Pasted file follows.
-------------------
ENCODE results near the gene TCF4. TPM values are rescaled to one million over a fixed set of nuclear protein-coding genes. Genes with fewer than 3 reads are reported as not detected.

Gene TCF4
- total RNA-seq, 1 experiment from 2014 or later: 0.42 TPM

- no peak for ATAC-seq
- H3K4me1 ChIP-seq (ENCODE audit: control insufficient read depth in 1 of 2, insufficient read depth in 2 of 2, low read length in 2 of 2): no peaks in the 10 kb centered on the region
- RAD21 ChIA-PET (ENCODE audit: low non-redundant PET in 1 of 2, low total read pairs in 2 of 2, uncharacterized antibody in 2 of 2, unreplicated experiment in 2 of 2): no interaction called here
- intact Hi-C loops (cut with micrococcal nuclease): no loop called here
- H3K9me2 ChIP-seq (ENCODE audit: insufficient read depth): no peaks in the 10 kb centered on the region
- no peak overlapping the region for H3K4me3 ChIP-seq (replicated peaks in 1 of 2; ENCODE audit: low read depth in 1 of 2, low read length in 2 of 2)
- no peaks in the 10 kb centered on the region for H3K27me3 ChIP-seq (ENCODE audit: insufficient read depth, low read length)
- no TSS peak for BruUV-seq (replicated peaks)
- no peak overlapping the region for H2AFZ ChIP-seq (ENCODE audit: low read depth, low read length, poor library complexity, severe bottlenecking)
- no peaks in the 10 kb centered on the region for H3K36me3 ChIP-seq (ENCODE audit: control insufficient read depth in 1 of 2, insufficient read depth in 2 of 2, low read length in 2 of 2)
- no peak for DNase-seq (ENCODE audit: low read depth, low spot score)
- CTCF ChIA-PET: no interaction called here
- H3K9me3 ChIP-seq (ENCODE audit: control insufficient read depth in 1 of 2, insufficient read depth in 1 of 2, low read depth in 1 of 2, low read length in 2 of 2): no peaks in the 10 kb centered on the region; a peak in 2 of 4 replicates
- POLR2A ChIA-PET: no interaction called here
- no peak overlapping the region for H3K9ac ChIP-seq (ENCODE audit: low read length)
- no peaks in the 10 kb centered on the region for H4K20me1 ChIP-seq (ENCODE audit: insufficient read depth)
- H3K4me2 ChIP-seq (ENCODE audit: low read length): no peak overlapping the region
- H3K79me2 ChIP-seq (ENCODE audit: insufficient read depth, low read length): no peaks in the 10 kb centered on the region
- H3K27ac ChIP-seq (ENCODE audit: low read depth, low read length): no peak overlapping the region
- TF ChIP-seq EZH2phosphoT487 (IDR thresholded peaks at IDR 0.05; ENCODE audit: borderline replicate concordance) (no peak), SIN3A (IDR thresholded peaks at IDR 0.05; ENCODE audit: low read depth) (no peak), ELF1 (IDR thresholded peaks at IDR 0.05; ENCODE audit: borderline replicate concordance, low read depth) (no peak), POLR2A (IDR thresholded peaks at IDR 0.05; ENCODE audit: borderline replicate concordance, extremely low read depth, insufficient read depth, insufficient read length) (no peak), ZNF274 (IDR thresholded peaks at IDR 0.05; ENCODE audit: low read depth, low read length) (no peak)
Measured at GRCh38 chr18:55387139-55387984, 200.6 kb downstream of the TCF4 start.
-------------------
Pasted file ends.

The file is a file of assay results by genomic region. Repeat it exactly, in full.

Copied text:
ENCODE results near the gene TCF4. TPM values are rescaled to one million over a fixed set of nuclear protein-coding genes. Genes with fewer than 3 reads are reported as not detected.

Gene TCF4
- total RNA-seq, 1 experiment from 2014 or later: 0.42 TPM

- no peak for ATAC-seq
- H3K4me1 ChIP-seq (ENCODE audit: control insufficient read depth in 1 of 2, insufficient read depth in 2 of 2, low read length in 2 of 2): no peaks in the 10 kb centered on the region
- RAD21 ChIA-PET (ENCODE audit: low non-redundant PET in 1 of 2, low total read pairs in 2 of 2, uncharacterized antibody in 2 of 2, unreplicated experiment in 2 of 2): no interaction called here
- intact Hi-C loops (cut with micrococcal nuclease): no loop called here
- H3K9me2 ChIP-seq (ENCODE audit: insufficient read depth): no peaks in the 10 kb centered on the region
- no peak overlapping the region for H3K4me3 ChIP-seq (replicated peaks in 1 of 2; ENCODE audit: low read depth in 1 of 2, low read length in 2 of 2)
- no peaks in the 10 kb centered on the region for H3K27me3 ChIP-seq (ENCODE audit: insufficient read depth, low read length)
- no TSS peak for BruUV-seq (replicated peaks)
- no peak overlapping the region for H2AFZ ChIP-seq (ENCODE audit: low read depth, low read length, poor library complexity, severe bottlenecking)
- no peaks in the 10 kb centered on the region for H3K36me3 ChIP-seq (ENCODE audit: control insufficient read depth in 1 of 2, insufficient read depth in 2 of 2, low read length in 2 of 2)
- no peak for DNase-seq (ENCODE audit: low read depth, low spot score)
- CTCF ChIA-PET: no interaction called here
- H3K9me3 ChIP-seq (ENCODE audit: control insufficient read depth in 1 of 2, insufficient read depth in 1 of 2, low read depth in 1 of 2, low read length in 2 of 2): no peaks in the 10 kb centered on the region; a peak in 2 of 4 replicates
- POLR2A ChIA-PET: no interaction called here
- no peak overlapping the region for H3K9ac ChIP-seq (ENCODE audit: low read length)
- no peaks in the 10 kb centered on the region for H4K20me1 ChIP-seq (ENCODE audit: insufficient read depth)
- H3K4me2 ChIP-seq (ENCODE audit: low read length): no peak overlapping the region
- H3K79me2 ChIP-seq (ENCODE audit: insufficient read depth, low read length): no peaks in the 10 kb centered on the region
- H3K27ac ChIP-seq (ENCODE audit: low read depth, low read length): no peak overlapping the region
- TF ChIP-seq EZH2phosphoT487 (IDR thresholded peaks at IDR 0.05; ENCODE audit: borderline replicate concordance) (no peak), SIN3A (IDR thresholded peaks at IDR 0.05; ENCODE audit: low read depth) (no peak), ELF1 (IDR thresholded peaks at IDR 0.05; ENCODE audit: borderline replicate concordance, low read depth) (no peak), POLR2A (IDR thresholded peaks at IDR 0.05; ENCODE audit: borderline replicate concordance, extremely low read depth, insufficient read depth, insufficient read length) (no peak), ZNF274 (IDR thresholded peaks at IDR 0.05; ENCODE audit: low read depth, low read length) (no peak)
Measured at GRCh38 chr18:55387139-55387984, 200.6 kb downstream of the TCF4 start.